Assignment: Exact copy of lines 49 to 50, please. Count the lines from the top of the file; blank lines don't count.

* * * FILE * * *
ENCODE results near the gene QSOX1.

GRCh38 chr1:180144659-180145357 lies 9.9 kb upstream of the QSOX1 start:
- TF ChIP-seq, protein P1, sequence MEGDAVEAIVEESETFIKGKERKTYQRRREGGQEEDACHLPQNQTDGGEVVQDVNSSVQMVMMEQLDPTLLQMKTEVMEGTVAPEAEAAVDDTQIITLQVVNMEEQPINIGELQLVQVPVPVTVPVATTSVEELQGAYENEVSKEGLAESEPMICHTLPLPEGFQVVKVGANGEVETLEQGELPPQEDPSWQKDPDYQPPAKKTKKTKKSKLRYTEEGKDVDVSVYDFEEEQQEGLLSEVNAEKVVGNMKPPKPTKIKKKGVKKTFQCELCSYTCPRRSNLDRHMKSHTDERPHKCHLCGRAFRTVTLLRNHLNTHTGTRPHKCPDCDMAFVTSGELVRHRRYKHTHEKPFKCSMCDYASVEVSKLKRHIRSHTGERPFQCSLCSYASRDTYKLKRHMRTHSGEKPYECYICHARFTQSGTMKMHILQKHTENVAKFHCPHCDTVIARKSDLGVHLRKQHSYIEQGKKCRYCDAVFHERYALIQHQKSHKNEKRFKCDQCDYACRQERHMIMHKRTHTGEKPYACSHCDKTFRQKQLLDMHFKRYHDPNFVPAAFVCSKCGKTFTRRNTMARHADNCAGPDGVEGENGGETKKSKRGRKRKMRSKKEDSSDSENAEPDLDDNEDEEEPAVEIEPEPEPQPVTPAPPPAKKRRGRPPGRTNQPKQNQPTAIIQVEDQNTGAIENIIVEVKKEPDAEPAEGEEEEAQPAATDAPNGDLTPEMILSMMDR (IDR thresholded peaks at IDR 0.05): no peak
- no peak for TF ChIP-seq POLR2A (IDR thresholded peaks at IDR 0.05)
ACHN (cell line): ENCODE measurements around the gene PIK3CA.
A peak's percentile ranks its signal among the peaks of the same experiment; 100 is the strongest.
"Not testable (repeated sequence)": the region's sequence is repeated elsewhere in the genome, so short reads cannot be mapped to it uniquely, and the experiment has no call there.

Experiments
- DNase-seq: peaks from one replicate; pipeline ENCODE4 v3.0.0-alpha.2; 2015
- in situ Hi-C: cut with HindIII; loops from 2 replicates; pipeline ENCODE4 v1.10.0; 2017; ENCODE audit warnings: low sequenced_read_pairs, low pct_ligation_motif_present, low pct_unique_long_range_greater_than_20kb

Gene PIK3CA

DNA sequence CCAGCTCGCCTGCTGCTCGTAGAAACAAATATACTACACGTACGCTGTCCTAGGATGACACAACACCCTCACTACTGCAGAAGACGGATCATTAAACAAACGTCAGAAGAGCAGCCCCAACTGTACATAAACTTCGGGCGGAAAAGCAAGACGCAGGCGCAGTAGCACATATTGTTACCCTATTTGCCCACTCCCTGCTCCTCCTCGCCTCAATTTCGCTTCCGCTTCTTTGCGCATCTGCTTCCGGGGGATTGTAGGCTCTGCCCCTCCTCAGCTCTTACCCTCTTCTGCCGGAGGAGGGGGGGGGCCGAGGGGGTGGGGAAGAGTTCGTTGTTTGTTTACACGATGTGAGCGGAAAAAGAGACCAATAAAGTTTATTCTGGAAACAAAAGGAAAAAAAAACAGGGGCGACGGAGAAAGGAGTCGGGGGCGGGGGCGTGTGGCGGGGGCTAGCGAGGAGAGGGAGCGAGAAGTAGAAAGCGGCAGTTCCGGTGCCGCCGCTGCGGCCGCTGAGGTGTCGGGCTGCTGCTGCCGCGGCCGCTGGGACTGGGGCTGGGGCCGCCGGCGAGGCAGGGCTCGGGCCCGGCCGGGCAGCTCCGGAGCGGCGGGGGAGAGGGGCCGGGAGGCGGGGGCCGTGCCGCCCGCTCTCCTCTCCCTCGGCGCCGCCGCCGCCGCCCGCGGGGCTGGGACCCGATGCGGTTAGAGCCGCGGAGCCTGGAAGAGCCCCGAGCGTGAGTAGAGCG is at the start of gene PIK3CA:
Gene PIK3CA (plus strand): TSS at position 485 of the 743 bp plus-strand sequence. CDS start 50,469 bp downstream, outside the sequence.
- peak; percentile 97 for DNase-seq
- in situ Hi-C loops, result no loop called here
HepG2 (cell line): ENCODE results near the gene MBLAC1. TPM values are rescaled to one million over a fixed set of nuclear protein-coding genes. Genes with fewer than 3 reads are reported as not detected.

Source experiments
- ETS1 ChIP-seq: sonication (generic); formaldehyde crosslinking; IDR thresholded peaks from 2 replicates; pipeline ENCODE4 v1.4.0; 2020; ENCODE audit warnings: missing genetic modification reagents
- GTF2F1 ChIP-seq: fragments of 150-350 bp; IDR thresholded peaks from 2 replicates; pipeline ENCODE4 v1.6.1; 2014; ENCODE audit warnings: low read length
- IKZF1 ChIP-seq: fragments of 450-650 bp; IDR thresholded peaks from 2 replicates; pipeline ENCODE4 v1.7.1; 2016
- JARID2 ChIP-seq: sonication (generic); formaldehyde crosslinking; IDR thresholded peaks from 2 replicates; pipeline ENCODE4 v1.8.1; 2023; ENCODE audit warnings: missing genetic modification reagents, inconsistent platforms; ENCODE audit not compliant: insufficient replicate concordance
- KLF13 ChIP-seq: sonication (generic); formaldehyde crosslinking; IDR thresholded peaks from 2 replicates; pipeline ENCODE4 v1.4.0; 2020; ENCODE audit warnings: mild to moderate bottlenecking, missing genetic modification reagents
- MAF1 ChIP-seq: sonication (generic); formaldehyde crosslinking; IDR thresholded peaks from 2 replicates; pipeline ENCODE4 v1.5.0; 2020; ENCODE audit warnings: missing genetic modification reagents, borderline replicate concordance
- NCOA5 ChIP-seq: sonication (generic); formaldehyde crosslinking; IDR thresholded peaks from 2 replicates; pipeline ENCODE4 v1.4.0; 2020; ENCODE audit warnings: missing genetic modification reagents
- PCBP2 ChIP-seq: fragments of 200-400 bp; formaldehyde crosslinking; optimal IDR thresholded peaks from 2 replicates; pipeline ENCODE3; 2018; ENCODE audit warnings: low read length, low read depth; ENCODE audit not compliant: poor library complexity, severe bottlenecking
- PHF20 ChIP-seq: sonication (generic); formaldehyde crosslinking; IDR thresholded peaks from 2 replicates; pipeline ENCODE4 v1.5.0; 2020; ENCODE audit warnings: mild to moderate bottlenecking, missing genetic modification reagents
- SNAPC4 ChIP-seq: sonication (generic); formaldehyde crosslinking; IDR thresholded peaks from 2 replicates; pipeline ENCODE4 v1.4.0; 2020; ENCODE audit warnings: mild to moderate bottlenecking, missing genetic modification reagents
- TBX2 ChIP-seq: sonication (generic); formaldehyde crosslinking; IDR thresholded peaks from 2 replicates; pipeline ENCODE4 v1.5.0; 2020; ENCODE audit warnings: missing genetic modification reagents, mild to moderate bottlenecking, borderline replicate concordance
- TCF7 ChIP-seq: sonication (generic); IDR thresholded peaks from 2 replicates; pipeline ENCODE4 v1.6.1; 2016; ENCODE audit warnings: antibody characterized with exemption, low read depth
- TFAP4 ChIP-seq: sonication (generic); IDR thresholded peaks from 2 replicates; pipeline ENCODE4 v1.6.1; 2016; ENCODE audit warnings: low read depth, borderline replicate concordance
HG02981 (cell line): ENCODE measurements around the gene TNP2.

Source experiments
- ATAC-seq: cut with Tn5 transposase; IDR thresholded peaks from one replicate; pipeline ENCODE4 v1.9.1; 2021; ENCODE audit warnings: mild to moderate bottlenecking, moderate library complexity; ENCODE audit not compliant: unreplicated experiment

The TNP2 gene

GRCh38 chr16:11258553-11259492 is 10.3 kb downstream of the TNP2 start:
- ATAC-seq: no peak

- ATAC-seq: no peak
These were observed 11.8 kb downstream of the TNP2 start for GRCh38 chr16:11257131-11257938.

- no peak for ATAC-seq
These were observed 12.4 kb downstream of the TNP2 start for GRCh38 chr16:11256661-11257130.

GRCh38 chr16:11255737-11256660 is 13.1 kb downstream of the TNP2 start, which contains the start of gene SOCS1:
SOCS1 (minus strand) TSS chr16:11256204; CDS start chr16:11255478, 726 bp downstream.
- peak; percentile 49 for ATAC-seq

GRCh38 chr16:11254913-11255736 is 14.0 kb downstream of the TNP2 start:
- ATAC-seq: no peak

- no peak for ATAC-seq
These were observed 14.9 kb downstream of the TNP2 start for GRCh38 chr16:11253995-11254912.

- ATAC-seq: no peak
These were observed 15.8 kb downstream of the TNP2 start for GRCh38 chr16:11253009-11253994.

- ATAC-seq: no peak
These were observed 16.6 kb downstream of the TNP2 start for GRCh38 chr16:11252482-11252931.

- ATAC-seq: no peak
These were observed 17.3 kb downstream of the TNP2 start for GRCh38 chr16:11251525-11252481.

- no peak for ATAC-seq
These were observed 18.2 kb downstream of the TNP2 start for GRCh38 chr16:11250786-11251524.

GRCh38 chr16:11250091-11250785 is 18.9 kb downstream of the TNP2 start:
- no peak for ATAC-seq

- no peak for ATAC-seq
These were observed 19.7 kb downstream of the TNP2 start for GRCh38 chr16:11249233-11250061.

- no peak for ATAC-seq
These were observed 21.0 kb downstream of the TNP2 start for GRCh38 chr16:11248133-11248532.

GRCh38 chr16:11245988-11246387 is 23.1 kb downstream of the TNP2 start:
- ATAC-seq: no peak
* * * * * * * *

These were observed 15.8 kb downstream of the TNP2 start for GRCh38 chr16:11253009-11253994.

- ATAC-seq: no peak